|Abstract:||Fuel cells are important future sources of electrical power and could contribute to a reduction in the amount of petroleum
imported by the United States. They are electrochemical
devices similar to a battery and consist of a container, an anode, a cathode, catalysts, an intervening electrolyte, and an attached electrical circuit. In most fuel cell systems, hydrogen
is supplied to the anode and oxygen to the cathode which results in the production of electricity, water, and heat. Fuel cells are comparatively efficient and reliable, have no moving parts, operate without combustion, and are modular and scale-able. Their size and shape are flexible and adaptable. In operation,
they are nearly silent, are relatively safe, and generally do not pollute the environment.
During recent years, scientists and engineers have developed and refined technologies relevant to a variety of fuel cells. Types of fuel cells are commonly identified by the composition of their electrolyte, which could be either phosphoric acid, an alkaline solution, a molten carbonate, a solid metal oxide, or a solid polymer membrane. The electrolyte
in stationary power plants could be phosphoric acid, molten carbonates, or solid metal oxides. For vehicles and smaller devices, the electrolyte could be an alkaline solution or a solid polymer membrane. For most fuel cell systems, the fuel is hydrogen, which can be extracted by several procedures from many hydrogen-bearing substances, including alcohols, natural gas (mainly methane), gasoline, and water.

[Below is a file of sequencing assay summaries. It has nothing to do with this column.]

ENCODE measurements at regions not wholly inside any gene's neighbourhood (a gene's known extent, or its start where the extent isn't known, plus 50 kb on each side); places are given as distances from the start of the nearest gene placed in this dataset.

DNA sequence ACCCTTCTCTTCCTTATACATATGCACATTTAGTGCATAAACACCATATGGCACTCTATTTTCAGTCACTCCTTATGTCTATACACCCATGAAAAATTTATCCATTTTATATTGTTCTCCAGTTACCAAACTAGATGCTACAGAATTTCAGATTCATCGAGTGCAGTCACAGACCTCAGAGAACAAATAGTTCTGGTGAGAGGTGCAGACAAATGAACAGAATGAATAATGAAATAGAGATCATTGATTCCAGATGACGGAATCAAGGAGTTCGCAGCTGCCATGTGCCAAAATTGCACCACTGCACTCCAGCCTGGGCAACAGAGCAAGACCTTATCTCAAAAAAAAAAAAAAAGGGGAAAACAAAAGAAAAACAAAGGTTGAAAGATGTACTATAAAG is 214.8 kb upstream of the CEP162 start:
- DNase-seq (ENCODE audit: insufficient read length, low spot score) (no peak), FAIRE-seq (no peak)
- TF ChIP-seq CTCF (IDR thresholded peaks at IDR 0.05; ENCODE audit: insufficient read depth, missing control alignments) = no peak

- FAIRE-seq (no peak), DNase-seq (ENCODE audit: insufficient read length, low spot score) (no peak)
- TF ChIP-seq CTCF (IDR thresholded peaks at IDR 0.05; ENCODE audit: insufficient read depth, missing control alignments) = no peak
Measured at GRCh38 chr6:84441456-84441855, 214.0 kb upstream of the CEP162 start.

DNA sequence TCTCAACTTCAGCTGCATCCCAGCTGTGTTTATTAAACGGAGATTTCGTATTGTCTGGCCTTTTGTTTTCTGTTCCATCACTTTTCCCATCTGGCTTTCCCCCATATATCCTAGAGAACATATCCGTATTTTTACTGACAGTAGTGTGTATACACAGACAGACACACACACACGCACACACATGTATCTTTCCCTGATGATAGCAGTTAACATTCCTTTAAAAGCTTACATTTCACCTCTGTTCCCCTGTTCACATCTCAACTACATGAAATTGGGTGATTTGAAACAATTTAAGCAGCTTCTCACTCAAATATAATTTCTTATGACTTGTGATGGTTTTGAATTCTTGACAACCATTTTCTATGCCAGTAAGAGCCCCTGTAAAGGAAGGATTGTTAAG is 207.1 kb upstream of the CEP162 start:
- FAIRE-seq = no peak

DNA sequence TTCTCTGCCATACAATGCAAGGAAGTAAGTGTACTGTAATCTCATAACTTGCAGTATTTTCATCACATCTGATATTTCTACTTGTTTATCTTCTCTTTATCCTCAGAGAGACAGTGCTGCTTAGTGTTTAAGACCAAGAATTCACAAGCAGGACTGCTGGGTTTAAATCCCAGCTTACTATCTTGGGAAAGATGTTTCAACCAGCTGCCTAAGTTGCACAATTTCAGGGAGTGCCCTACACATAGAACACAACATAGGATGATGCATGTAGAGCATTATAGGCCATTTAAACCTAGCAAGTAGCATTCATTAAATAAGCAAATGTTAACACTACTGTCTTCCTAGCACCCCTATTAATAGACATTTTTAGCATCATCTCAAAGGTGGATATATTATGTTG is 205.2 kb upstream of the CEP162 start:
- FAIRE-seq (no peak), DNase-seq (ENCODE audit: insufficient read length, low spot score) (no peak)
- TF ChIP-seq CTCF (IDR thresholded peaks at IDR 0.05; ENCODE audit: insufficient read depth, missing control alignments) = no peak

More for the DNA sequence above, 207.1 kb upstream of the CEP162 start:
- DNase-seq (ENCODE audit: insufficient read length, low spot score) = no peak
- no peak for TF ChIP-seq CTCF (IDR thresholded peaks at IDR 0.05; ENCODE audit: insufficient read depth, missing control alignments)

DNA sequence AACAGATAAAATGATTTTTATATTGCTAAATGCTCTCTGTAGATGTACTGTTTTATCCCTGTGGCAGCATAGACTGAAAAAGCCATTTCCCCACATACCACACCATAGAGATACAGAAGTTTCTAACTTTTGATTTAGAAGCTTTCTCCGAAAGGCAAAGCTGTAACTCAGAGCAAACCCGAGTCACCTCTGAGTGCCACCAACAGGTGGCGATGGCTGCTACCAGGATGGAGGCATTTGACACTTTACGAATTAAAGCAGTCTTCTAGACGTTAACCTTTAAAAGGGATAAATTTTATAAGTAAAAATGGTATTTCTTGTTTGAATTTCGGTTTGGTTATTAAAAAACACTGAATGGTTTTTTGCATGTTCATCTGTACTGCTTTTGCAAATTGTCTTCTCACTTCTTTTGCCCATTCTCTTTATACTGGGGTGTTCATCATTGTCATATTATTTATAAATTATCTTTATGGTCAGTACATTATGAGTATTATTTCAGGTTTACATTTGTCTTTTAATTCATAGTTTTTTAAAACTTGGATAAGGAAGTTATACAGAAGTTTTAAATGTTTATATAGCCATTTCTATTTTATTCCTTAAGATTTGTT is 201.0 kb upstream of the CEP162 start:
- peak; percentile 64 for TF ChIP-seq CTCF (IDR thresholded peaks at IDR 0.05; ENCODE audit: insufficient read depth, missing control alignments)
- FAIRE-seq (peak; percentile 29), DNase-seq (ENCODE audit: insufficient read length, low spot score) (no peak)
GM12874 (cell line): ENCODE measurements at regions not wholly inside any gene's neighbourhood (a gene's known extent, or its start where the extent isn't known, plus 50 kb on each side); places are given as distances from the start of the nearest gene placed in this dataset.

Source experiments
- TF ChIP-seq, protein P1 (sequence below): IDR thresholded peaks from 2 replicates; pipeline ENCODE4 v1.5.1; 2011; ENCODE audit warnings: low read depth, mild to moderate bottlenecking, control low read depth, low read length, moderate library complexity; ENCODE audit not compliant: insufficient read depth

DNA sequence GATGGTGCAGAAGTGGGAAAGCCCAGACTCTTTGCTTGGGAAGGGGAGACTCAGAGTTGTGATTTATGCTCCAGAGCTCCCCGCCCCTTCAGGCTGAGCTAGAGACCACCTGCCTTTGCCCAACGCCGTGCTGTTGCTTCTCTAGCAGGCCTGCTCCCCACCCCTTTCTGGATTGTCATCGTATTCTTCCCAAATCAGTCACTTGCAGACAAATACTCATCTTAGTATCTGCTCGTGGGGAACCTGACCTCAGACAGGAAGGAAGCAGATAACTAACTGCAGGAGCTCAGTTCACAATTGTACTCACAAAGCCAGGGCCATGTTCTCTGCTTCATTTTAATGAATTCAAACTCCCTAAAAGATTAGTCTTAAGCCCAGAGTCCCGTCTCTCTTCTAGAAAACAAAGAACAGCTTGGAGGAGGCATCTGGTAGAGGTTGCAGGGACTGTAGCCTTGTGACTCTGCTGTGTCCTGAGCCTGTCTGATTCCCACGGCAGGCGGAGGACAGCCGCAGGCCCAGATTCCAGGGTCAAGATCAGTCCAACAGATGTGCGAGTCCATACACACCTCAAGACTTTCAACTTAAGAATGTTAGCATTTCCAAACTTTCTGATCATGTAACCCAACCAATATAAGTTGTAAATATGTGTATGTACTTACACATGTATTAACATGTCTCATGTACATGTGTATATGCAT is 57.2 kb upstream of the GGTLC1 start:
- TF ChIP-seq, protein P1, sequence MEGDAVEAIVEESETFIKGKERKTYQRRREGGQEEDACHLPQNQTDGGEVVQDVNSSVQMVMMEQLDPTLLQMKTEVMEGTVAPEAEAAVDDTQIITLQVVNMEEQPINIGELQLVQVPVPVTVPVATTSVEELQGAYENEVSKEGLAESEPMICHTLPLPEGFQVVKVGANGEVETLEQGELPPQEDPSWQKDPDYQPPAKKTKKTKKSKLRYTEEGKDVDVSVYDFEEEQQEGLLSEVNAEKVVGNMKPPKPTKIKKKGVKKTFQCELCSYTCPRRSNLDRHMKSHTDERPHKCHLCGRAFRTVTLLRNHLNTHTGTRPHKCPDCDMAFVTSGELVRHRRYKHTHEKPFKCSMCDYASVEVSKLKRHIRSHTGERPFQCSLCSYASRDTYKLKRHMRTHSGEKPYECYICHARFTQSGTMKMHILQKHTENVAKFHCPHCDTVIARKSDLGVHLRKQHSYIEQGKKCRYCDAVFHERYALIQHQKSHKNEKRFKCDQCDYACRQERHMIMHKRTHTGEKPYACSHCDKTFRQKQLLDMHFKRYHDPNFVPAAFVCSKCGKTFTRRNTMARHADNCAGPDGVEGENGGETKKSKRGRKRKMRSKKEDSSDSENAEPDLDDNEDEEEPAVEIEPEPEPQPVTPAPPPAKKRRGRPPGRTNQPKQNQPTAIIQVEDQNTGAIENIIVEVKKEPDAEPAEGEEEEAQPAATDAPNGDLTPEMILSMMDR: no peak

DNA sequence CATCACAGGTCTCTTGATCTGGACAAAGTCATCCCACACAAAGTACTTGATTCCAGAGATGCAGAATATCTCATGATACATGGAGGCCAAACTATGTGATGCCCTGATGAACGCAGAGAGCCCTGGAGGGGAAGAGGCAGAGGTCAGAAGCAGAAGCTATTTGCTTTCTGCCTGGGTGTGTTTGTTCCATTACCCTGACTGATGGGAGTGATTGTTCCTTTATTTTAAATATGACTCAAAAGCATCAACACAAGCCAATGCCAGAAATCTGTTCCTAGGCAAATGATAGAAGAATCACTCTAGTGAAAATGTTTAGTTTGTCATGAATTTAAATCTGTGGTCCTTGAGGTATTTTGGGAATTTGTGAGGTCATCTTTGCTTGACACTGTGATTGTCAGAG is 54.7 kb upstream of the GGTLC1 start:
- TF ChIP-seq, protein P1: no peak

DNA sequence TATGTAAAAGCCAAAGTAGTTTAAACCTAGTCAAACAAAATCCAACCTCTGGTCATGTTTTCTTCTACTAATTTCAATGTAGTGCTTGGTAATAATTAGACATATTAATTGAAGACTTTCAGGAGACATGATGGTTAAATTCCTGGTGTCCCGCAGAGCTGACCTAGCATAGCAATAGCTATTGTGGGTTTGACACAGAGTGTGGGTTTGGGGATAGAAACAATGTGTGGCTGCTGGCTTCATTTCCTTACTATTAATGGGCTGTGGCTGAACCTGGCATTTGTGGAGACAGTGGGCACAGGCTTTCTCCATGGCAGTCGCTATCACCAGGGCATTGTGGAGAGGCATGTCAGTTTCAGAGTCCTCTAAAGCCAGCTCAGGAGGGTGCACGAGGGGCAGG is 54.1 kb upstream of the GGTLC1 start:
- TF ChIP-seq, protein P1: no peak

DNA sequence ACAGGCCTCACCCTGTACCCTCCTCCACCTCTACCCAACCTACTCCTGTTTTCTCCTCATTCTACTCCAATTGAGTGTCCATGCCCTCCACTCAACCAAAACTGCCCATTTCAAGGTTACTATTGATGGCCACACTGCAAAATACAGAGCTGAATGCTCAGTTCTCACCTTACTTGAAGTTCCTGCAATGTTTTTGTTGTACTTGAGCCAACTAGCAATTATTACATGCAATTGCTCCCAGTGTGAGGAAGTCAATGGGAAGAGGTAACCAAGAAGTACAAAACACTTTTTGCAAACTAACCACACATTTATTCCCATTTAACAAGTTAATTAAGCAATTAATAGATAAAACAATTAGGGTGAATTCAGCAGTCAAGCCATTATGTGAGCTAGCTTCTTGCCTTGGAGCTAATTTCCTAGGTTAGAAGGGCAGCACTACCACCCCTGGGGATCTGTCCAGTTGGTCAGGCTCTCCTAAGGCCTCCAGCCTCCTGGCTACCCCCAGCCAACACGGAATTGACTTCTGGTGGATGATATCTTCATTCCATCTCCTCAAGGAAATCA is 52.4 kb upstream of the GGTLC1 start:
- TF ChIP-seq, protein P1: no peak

There are important and perhaps unresolved technical problems associated with using fuel cells to power vehicles. The catalysts required in several systems are expensive metals of the platinum group. Moreover, fuel cells can freeze and not work in cold weather and can be damaged by impacts. Storage tanks for the fuels, particularly hydrogen, must be safe, inexpensive,
of a reasonable size, and contain a supply sufficient for a trip of several hundred miles. Additional major problems will be the extensive and costly changes in the national infrastructure
to obtain, store, and distribute large amounts of the fuels, and in related manufacturing